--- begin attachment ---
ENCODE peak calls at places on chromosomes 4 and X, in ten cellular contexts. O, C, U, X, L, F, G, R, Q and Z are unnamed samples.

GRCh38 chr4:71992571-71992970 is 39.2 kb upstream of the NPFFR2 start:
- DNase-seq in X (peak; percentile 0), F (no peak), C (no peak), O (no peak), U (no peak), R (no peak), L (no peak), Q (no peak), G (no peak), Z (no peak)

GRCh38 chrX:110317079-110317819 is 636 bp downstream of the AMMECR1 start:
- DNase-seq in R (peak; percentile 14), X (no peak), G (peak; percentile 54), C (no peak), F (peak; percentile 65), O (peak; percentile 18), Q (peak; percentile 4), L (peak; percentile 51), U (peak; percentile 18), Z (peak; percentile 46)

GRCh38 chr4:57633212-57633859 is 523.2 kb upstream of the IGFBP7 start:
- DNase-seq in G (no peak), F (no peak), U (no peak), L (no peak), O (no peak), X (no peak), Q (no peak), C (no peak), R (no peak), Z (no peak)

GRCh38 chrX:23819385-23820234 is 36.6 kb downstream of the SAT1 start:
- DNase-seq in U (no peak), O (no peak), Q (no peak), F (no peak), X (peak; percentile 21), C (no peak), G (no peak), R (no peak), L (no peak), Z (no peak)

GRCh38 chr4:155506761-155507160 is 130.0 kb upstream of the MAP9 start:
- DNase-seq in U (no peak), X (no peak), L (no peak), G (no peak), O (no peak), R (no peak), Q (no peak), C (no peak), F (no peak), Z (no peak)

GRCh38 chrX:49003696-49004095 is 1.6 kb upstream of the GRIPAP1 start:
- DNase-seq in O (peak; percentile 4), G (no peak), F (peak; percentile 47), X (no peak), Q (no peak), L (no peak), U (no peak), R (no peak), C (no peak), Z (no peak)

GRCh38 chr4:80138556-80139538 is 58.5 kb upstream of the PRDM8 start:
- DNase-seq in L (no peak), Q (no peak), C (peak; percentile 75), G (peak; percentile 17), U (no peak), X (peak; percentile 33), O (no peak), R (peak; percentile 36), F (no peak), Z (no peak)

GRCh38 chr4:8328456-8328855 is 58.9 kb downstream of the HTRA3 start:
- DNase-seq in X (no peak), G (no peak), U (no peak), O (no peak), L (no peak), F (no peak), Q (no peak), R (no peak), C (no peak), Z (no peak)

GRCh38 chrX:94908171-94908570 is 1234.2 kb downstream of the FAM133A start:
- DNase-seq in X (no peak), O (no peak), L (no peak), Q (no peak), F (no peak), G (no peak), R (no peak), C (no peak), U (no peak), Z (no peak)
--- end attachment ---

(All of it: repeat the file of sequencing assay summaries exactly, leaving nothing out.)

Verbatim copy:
ENCODE peak calls at places on chromosomes 4 and X, in ten cellular contexts. O, C, U, X, L, F, G, R, Q and Z are unnamed samples.

GRCh38 chr4:71992571-71992970 is 39.2 kb upstream of the NPFFR2 start:
- DNase-seq in X (peak; percentile 0), F (no peak), C (no peak), O (no peak), U (no peak), R (no peak), L (no peak), Q (no peak), G (no peak), Z (no peak)

GRCh38 chrX:110317079-110317819 is 636 bp downstream of the AMMECR1 start:
- DNase-seq in R (peak; percentile 14), X (no peak), G (peak; percentile 54), C (no peak), F (peak; percentile 65), O (peak; percentile 18), Q (peak; percentile 4), L (peak; percentile 51), U (peak; percentile 18), Z (peak; percentile 46)

GRCh38 chr4:57633212-57633859 is 523.2 kb upstream of the IGFBP7 start:
- DNase-seq in G (no peak), F (no peak), U (no peak), L (no peak), O (no peak), X (no peak), Q (no peak), C (no peak), R (no peak), Z (no peak)

GRCh38 chrX:23819385-23820234 is 36.6 kb downstream of the SAT1 start:
- DNase-seq in U (no peak), O (no peak), Q (no peak), F (no peak), X (peak; percentile 21), C (no peak), G (no peak), R (no peak), L (no peak), Z (no peak)

GRCh38 chr4:155506761-155507160 is 130.0 kb upstream of the MAP9 start:
- DNase-seq in U (no peak), X (no peak), L (no peak), G (no peak), O (no peak), R (no peak), Q (no peak), C (no peak), F (no peak), Z (no peak)

GRCh38 chrX:49003696-49004095 is 1.6 kb upstream of the GRIPAP1 start:
- DNase-seq in O (peak; percentile 4), G (no peak), F (peak; percentile 47), X (no peak), Q (no peak), L (no peak), U (no peak), R (no peak), C (no peak), Z (no peak)

GRCh38 chr4:80138556-80139538 is 58.5 kb upstream of the PRDM8 start:
- DNase-seq in L (no peak), Q (no peak), C (peak; percentile 75), G (peak; percentile 17), U (no peak), X (peak; percentile 33), O (no peak), R (peak; percentile 36), F (no peak), Z (no peak)

GRCh38 chr4:8328456-8328855 is 58.9 kb downstream of the HTRA3 start:
- DNase-seq in X (no peak), G (no peak), U (no peak), O (no peak), L (no peak), F (no peak), Q (no peak), R (no peak), C (no peak), Z (no peak)

GRCh38 chrX:94908171-94908570 is 1234.2 kb downstream of the FAM133A start:
- DNase-seq in X (no peak), O (no peak), L (no peak), Q (no peak), F (no peak), G (no peak), R (no peak), C (no peak), U (no peak), Z (no peak)